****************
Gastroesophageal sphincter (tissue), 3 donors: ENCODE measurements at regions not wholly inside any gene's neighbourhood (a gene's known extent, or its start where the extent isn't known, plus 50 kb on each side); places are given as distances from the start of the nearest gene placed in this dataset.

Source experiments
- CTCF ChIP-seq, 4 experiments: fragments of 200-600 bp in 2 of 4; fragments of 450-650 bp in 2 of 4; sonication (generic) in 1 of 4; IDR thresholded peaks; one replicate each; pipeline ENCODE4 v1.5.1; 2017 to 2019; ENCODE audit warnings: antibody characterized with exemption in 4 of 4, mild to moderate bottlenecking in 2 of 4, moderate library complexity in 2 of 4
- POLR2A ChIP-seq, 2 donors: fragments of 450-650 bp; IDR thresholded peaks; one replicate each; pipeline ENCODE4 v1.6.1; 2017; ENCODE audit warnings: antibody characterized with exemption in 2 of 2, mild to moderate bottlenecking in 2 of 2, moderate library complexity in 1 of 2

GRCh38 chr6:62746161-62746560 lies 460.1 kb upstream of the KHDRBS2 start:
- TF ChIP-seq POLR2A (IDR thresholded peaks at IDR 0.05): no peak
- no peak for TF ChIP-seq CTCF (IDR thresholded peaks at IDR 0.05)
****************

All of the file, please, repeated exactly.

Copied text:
Gastroesophageal sphincter (tissue), 3 donors: ENCODE measurements at regions not wholly inside any gene's neighbourhood (a gene's known extent, or its start where the extent isn't known, plus 50 kb on each side); places are given as distances from the start of the nearest gene placed in this dataset.

Source experiments
- CTCF ChIP-seq, 4 experiments: fragments of 200-600 bp in 2 of 4; fragments of 450-650 bp in 2 of 4; sonication (generic) in 1 of 4; IDR thresholded peaks; one replicate each; pipeline ENCODE4 v1.5.1; 2017 to 2019; ENCODE audit warnings: antibody characterized with exemption in 4 of 4, mild to moderate bottlenecking in 2 of 4, moderate library complexity in 2 of 4
- POLR2A ChIP-seq, 2 donors: fragments of 450-650 bp; IDR thresholded peaks; one replicate each; pipeline ENCODE4 v1.6.1; 2017; ENCODE audit warnings: antibody characterized with exemption in 2 of 2, mild to moderate bottlenecking in 2 of 2, moderate library complexity in 1 of 2

GRCh38 chr6:62746161-62746560 lies 460.1 kb upstream of the KHDRBS2 start:
- TF ChIP-seq POLR2A (IDR thresholded peaks at IDR 0.05): no peak
- no peak for TF ChIP-seq CTCF (IDR thresholded peaks at IDR 0.05)